1/24 HD30 UPGRADE PCB (Ok for the Tip36C type or use the DD256 113 ohm array for exact)
DD261: HD30 Upgrade PCB: You get the HD30 circuit board with a standard 148 ohm network board installed. Simply unsolder a few wires and remove the old PCB. Transfer the original brake and sensitivity rheostats over to the new HD30 board. Now bolt the PCB to the frame and solder a few wires to their correct positions. Simple instructions included.

DD255: Standard Resistor Network. 180 ohm
DD256: Standard Resistor Network. 113 ohm
DD257: Standard Resistor Network. 78 ohm
DD262: Standard Resistor Network. 290 ohm
DD258: Custom Resistor Network. 136 162 and 192 ohms.
DD260: Custom Resistor Network. 64, 87 and 113 ohms of total resistance.

That completes all my committed or otherwise foisted on projects and no more third party projects will be entertained – it was spoiling my attendance at racing, even if that is spotty;-)

09 April 2010

Simple controller checker for three pin plug type

Given my infrequent trips to Ecurie and distance involved, any transistor controller repair or development had ground to an effective halt as a consequence of the tedious delays in testing the units. A simple diagram off the British Darkside slot car site (see link at bottom) suggested that the new three pin plug and socket system now provides an excellent opportunity for a simple test unit.

A chat to Erlo and a tip from flying buddy Mark lead to the purchase of the white 5amp three pin plug socket shown at the left. I flirted with retaining the US controller three colour red/white/back approach but then decided I would stay with black/red colour shown for intuitive ease of hook up to the DC power supply source and test motor/car. When I can actually locate the Brit diagram drawn to controller colours on the net again, I will add that but for now it is actually easier to tell than draw:
1. Two negative black wires twist together and connect to the earth E (bigger) terminal [controller red]. One negative black lead connects to the DC power source and the second negative black lead connects to the test motor or car left negative braid.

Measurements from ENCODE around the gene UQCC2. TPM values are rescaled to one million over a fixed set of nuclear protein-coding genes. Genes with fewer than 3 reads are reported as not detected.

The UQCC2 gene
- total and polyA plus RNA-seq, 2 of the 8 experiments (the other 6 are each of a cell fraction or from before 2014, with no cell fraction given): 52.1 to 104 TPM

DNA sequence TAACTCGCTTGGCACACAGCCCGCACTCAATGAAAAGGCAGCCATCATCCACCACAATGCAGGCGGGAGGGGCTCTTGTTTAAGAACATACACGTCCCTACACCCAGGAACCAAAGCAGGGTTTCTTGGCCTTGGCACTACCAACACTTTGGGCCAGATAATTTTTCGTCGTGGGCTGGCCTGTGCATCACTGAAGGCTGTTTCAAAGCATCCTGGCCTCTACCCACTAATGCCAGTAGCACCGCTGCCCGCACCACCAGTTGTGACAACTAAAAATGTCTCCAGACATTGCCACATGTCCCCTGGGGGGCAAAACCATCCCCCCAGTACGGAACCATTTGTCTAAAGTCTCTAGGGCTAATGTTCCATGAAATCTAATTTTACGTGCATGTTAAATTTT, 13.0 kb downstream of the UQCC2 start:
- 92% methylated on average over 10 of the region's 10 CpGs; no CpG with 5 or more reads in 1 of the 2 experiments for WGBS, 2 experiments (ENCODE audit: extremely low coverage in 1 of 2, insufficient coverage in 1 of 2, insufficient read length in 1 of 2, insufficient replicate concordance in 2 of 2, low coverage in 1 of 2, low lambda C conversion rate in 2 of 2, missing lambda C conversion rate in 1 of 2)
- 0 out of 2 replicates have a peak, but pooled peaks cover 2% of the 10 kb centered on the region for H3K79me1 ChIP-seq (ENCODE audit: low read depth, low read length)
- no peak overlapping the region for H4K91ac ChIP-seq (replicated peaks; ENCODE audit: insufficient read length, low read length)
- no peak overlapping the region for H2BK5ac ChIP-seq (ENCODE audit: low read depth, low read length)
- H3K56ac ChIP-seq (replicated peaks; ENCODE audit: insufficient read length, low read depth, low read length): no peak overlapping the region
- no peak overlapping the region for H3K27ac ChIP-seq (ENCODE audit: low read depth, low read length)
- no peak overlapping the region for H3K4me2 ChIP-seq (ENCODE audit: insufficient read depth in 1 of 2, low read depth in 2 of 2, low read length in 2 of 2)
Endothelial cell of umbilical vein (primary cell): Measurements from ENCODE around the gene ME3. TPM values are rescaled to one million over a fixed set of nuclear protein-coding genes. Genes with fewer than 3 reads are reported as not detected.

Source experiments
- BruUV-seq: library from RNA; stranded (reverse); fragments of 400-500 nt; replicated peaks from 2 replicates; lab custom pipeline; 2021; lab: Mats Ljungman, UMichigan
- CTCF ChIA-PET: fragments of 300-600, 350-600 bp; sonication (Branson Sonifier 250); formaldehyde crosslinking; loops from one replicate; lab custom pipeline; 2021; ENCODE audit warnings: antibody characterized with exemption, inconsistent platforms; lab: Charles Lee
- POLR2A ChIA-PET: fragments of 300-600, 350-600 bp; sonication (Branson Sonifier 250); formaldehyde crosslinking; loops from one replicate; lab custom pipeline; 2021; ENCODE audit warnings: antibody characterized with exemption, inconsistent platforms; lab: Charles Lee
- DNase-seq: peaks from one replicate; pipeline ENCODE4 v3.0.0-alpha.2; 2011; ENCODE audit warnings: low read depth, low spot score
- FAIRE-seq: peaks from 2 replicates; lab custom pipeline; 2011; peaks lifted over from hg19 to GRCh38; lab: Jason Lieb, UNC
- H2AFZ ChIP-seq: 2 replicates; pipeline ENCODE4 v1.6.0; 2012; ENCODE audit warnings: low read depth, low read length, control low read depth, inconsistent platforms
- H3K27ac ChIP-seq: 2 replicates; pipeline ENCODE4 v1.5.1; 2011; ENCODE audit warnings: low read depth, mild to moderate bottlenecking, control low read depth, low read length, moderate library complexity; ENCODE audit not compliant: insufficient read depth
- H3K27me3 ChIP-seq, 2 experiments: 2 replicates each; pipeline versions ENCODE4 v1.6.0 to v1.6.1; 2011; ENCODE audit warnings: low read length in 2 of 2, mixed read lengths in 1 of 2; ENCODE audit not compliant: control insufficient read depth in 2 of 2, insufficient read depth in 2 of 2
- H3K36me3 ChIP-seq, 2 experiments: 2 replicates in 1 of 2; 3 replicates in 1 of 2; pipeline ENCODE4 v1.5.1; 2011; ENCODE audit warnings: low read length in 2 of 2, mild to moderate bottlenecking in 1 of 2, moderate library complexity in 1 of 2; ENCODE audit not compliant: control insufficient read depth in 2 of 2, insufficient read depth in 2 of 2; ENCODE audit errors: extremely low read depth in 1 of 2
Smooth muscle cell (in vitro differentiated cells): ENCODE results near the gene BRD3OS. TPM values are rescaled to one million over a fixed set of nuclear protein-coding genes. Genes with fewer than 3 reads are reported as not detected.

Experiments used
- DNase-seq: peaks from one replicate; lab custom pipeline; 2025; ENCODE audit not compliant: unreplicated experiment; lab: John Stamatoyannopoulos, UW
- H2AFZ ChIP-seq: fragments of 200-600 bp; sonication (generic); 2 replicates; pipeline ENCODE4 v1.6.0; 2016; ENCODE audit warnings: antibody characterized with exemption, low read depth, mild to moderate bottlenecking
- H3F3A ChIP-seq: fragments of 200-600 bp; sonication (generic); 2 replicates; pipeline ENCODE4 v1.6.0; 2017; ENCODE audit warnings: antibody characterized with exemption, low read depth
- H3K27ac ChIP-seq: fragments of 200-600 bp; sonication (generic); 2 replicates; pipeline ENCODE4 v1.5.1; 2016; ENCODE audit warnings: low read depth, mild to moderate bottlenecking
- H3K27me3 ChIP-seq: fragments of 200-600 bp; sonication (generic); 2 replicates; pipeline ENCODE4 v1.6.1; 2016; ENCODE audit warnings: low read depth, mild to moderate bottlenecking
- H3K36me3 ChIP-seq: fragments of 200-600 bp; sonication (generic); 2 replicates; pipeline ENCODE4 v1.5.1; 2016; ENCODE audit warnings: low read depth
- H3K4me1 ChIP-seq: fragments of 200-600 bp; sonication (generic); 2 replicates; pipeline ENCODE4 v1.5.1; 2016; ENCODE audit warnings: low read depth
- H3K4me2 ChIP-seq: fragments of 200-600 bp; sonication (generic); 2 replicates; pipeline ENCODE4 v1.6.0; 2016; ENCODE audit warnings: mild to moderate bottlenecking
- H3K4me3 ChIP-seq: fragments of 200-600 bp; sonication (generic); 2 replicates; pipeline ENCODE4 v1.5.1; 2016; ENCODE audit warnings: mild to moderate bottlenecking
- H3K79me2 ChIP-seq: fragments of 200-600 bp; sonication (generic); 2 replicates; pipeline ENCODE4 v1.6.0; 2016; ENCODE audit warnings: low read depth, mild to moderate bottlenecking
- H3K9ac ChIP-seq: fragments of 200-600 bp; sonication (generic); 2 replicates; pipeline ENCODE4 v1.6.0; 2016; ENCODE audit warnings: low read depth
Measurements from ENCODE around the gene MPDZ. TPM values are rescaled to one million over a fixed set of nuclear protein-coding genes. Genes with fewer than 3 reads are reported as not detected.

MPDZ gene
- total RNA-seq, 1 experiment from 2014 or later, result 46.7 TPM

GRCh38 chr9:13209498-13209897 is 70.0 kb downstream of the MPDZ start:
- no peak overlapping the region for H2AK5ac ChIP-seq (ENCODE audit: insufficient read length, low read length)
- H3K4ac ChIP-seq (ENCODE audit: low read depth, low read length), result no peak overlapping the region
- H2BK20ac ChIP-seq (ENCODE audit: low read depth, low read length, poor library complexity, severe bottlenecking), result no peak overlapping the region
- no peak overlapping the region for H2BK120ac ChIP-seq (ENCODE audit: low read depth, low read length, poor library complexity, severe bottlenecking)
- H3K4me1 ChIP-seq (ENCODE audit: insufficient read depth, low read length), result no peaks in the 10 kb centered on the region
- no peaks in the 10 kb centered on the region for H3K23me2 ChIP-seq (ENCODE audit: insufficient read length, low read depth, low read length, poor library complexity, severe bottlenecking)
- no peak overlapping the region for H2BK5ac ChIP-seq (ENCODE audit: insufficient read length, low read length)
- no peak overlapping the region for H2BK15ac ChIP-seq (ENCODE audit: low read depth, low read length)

2. One positive red wire connects to the live terminal [marked "L" - controller white] and across to the positive lead of the DC power source.
3. A second positive red wire connects to the neutral terminal [marked "N" - controller black] and across to the test motor or car right positive braid.
That's it! The DC source can be max 13.8 volts DC right down to my 8 volts DC unit Lance made us for Dremel cutters etc and worked fine in my case. Obviously mounting the 5 amp socket in to a box would be the next step.
The controller in the second pic down is Jono's, which was a basket case example of why unravelling insulation tape is a poor second to heat shrink tubing. Both adjustment pots and the NPN transistor had been changed without success but it was suspected that the thin red wire to the insulated wiper may have fractured internally under movement load or the intense heat when the the controller cooked. It was simple exercise to check, replace and immediately test the controller on the new tester - with great success. Those up the north coast may have heard the cheer at midnight last night ;-)
The controller savvy folk will by now have twigged why the German slot car racers insist their controller cable colouring is correct and the more common US colours incorrect. Our red "brake" cable is in reality the negative (black) common feed from power source to car!
Now that I at last have this bogey controller repair sorted, I can aim to finish off Nigel's new MRRC project...... ;-)
The useful "build a simple controller checker" article located here: